There is just a bit of "know-how" required in cooking a good "mess" of collards. Some people like to add a little sugar to them while others do not. Corn dumplings are good with them no matter what the season. Even though dumplings may be cooked with the collards, fried corn bread usually accompanies the meal also.

2 lbs. collards1 to 2 lbs meat, (smoked or unsmoked) depending on the fatness
Salt to taste (may not require salt if your meat is very salty)
Water to cover collards well after they are wilted

Look collards well for vermin and bad spots to remove. Wash in several waters, if needed. Put summer collards in with the meat, accouding to their tenderness. Winter collards are put in after the meat tenders. Use your won judgement. Cook until done. Peeled potatoes and corn meal dumplings may be added abut 30 minutes before collards are done.

When done, take up potaotes and dumplings and lift collards out of pot liquor. Drain collards well and put in a bowl. Chop with hand chopper, or with a knife in each hand, cut through collards simultaneously until collards are chopped well. Drain again. Then, with a big spoon, scoop some of the fat off the top of the pot liquor and mix in with the collards.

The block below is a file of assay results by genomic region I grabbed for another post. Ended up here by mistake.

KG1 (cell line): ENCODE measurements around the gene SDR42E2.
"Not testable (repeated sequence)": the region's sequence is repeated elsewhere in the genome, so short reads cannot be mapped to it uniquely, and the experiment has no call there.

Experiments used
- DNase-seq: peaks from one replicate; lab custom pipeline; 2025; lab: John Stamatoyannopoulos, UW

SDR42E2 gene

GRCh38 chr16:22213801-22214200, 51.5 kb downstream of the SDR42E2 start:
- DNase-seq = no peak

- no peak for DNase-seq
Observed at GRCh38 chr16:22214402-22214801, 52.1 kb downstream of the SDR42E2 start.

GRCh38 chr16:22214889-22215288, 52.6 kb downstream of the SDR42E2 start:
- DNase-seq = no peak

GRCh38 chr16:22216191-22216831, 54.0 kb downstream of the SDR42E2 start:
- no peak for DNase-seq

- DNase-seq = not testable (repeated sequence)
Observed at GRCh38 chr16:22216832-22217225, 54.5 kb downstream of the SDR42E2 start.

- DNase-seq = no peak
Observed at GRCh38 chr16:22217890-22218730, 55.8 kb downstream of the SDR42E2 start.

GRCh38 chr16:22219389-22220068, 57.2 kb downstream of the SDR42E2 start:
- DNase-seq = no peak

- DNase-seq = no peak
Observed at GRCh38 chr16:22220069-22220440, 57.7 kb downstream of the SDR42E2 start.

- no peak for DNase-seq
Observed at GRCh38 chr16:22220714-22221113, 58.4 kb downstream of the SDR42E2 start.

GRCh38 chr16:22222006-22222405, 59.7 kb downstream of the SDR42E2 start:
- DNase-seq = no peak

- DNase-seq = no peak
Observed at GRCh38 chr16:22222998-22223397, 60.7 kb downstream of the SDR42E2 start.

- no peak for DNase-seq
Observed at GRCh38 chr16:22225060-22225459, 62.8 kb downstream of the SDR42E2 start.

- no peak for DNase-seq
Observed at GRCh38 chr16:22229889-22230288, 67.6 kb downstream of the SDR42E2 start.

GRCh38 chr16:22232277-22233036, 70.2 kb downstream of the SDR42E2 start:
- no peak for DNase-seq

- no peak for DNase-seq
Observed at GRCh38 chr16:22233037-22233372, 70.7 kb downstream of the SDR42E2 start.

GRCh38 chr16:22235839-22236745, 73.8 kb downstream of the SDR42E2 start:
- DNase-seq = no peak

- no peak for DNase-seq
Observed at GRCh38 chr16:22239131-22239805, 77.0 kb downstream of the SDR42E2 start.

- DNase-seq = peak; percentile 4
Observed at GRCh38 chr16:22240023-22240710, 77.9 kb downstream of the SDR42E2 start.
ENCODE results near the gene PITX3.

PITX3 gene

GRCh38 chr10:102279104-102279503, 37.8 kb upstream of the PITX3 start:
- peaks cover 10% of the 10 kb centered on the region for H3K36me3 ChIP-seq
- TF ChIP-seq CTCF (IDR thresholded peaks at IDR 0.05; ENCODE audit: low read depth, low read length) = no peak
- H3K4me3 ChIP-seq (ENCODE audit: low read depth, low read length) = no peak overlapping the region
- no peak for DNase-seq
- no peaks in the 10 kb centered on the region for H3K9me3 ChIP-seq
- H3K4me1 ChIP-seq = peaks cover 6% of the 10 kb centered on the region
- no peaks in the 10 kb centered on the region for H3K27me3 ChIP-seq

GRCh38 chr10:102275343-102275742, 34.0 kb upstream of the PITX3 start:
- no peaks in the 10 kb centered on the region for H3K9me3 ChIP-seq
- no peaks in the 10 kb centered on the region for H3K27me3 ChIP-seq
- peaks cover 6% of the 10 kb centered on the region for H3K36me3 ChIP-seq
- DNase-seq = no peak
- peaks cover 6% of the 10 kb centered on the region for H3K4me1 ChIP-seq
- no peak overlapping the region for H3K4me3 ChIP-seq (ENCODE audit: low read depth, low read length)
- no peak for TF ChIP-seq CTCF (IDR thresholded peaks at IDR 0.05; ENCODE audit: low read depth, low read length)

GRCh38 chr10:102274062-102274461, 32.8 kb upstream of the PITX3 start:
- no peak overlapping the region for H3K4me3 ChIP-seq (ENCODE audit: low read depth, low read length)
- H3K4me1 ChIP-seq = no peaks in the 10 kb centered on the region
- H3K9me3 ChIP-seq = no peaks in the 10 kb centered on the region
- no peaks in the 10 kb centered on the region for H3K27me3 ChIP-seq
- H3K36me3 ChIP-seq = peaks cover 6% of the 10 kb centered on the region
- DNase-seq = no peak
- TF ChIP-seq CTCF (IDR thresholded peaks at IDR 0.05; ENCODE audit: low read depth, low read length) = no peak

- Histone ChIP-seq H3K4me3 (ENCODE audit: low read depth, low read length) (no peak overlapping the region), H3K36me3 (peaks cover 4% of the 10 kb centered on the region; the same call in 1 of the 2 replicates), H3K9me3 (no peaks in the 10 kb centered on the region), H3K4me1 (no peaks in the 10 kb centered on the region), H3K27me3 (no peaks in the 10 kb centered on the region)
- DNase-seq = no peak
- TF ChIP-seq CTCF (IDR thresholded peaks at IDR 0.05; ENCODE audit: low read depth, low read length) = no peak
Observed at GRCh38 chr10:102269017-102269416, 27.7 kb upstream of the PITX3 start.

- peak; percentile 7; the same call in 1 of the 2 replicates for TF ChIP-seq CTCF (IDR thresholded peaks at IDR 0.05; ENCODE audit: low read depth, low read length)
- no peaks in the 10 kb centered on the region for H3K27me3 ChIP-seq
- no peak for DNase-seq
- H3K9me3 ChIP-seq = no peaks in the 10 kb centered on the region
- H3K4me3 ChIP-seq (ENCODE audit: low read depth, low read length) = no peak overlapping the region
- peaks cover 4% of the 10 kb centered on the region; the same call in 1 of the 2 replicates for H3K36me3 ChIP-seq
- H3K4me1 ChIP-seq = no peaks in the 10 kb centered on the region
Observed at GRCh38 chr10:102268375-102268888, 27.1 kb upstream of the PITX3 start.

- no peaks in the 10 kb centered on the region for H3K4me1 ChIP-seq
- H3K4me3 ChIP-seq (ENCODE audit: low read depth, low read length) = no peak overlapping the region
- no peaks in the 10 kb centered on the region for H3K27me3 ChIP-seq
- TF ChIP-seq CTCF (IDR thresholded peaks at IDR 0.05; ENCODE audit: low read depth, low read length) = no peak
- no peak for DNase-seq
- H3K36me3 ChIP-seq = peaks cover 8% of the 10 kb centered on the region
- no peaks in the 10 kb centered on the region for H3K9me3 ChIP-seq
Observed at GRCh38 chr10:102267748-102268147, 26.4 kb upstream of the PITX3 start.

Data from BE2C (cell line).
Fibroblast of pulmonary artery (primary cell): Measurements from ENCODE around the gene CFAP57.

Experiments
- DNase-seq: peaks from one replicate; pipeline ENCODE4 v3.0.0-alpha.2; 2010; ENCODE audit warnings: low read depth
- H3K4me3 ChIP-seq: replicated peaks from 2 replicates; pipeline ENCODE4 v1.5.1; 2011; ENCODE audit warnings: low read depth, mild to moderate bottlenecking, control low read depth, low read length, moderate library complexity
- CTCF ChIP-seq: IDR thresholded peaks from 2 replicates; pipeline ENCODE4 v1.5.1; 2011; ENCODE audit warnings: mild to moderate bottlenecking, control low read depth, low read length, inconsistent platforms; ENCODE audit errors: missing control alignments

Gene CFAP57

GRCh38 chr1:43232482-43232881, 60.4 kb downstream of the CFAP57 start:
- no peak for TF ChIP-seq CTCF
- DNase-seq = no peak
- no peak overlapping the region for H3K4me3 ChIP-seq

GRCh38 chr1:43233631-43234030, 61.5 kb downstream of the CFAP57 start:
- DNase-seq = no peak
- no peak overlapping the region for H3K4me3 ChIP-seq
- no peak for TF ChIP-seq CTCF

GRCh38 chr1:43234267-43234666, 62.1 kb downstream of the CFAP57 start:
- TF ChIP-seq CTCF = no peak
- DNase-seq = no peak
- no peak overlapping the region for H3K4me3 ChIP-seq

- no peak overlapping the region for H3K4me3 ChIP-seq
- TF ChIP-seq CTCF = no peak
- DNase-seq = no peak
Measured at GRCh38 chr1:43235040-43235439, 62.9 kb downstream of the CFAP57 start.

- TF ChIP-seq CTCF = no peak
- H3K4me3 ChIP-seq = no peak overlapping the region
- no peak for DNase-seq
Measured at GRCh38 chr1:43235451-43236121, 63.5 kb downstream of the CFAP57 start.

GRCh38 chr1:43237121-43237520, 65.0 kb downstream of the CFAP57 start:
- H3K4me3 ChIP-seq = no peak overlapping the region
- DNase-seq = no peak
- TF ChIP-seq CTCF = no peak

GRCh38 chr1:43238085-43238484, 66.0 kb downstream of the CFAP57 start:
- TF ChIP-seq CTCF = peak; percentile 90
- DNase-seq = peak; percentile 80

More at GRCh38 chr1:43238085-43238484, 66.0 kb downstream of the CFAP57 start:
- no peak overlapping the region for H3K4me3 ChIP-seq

Note: Collards are good warmed over for breakfast. Serve with hot biscuits.

1 2/3 cups Buttermilk Biscuit Mix
1/2 cup water
8 ounces thinly sliced country ham
3/4 cup coffee

Preheat oven to 425°F. In a medium bowl, combine biscuit mix and water; stir until blended. Drop 5 equal portions onto a lightly greased baking sheet. Bake until tops are crispy and golden brown, about 11 minutes.


Meanwhile, place ham in a cast iron skillet over medium-high heat. Cook until both sides are browned, about 8 minutes. Pour coffee into skillet to deglaze pan, stirring to make sure any particles that have stuck to the skillet are loosened. Reduce heat to a simmer, cover, and cook for 5 minutes.

Split biscuits in half and place a slice of country ham between halves. Dip in the red eye gravy.

Fig Filling:

12 oz moist dried figs - used black mission from Trader Joes
1/4 cup sugar
1/4 cup plus 2 Tbs water
1/2 cup orange juice

Finely chop the figs and place in a sauce pan with remaining ingredients. Cook for 10 to 15 minutes or until softened. Don't let them cook dry. At this point I used an immersion blender to make it spreadable. Let cool to room temp before spreading it on the cookie base. If it gets too thick stir in a little water or orange juice.

Cookie Base
1 yellow cake mix (dry)
3 cups oatmeal (uncooked)
3/4 cup chopped nuts
3/4 cup butter, melted (I used real butter)
2 eggs